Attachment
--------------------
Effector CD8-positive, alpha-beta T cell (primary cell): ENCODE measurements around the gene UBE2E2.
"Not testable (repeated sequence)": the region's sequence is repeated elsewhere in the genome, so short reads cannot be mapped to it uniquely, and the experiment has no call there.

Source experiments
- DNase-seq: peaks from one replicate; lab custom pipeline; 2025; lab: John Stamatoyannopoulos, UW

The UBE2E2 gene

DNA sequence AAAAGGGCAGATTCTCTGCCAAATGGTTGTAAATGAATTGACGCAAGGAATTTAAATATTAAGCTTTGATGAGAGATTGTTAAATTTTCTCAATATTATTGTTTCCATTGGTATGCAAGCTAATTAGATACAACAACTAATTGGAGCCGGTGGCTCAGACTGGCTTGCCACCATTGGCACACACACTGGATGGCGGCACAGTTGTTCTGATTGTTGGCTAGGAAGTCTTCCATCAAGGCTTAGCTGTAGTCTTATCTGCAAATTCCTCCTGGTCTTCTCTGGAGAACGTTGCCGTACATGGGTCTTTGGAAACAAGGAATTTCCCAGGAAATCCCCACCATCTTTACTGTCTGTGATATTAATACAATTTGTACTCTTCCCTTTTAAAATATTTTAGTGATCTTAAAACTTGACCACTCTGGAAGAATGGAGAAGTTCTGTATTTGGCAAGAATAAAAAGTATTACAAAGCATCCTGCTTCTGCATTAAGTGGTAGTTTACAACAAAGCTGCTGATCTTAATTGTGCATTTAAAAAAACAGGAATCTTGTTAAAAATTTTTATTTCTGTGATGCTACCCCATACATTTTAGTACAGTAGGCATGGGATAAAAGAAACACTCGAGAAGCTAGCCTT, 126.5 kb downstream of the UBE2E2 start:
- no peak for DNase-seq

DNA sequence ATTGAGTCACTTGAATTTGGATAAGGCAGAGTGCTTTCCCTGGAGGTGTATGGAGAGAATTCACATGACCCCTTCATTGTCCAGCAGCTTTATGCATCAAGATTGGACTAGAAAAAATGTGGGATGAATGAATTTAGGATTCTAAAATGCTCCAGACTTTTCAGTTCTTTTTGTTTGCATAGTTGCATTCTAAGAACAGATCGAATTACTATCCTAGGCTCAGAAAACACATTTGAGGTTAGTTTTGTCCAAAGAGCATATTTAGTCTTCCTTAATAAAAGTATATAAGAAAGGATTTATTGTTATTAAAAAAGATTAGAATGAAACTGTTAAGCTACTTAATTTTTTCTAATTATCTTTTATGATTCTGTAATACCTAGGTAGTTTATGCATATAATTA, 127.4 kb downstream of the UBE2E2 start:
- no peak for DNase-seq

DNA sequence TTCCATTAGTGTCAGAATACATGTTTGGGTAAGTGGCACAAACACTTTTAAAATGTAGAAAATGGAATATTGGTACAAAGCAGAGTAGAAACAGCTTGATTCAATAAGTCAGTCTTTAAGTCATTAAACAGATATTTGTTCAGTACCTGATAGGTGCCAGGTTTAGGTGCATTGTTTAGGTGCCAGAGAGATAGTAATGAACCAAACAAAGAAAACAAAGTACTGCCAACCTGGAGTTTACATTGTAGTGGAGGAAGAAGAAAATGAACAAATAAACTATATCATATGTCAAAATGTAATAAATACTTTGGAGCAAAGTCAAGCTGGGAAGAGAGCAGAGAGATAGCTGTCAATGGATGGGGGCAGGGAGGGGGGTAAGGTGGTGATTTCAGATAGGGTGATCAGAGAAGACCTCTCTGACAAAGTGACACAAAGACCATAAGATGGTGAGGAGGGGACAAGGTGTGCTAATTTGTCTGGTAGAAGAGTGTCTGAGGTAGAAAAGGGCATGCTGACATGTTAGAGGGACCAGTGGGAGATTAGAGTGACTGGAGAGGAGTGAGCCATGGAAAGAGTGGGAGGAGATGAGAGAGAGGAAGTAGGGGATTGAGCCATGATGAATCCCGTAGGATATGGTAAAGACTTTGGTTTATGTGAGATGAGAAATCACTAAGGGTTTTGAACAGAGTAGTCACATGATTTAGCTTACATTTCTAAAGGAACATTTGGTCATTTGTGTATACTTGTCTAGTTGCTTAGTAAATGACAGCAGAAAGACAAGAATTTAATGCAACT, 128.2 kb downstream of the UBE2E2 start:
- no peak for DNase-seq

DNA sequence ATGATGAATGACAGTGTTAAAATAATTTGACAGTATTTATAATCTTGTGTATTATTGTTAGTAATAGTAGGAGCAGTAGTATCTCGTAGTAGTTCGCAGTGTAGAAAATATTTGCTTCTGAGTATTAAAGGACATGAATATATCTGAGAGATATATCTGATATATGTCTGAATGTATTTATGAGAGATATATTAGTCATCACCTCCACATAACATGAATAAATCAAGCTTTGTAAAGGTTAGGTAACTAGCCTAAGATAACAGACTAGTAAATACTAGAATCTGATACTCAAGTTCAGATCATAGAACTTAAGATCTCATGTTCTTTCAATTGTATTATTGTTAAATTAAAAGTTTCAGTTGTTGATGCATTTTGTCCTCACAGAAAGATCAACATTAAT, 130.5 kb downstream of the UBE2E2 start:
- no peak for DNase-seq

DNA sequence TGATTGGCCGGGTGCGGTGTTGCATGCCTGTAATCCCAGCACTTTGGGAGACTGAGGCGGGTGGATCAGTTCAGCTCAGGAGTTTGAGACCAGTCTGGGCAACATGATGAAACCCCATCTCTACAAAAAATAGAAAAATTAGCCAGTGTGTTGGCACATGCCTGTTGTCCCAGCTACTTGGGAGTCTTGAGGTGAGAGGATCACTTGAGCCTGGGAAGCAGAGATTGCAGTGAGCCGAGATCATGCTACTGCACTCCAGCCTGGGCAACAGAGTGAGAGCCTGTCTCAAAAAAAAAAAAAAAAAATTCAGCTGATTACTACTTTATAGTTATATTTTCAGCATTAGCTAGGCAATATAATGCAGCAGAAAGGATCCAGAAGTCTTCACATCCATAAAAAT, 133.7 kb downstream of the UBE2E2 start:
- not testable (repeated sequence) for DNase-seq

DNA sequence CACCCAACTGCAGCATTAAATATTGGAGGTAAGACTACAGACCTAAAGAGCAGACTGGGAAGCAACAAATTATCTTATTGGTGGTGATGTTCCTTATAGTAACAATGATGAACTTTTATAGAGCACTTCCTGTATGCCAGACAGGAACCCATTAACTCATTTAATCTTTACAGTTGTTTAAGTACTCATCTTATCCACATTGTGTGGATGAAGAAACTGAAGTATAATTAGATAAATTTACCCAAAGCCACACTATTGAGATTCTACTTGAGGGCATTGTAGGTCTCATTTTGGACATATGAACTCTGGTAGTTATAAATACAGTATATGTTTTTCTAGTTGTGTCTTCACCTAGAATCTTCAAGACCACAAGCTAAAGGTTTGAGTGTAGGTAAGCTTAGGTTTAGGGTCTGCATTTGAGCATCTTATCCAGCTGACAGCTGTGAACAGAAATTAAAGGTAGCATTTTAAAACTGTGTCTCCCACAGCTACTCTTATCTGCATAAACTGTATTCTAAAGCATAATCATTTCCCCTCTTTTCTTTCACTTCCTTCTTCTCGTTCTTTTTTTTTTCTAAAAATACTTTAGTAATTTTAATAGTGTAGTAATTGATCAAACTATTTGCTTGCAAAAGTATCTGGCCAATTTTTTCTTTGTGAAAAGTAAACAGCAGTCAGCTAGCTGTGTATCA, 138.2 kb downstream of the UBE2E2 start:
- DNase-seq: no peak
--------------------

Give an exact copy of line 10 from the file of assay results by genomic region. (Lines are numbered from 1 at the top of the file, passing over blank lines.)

DNA sequence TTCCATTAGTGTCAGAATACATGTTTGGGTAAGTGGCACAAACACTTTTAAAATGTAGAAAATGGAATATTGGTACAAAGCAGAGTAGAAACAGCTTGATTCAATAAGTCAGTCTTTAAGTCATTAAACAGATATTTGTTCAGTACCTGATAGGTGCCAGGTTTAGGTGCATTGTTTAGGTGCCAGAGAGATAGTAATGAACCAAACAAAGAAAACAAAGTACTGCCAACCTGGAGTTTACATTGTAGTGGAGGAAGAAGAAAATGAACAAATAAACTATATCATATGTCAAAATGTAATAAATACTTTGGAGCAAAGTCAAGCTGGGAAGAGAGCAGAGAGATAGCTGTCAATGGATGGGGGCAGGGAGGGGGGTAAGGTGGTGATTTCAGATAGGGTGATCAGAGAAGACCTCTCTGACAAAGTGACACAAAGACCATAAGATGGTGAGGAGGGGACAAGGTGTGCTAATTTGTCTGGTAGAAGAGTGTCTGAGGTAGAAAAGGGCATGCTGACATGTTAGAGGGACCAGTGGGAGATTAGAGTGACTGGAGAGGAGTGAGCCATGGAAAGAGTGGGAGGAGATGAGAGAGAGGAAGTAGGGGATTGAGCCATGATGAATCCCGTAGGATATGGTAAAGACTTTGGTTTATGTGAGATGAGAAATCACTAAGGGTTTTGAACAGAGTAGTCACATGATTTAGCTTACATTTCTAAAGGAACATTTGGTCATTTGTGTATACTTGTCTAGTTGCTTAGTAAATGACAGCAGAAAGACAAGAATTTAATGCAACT, 128.2 kb downstream of the UBE2E2 start: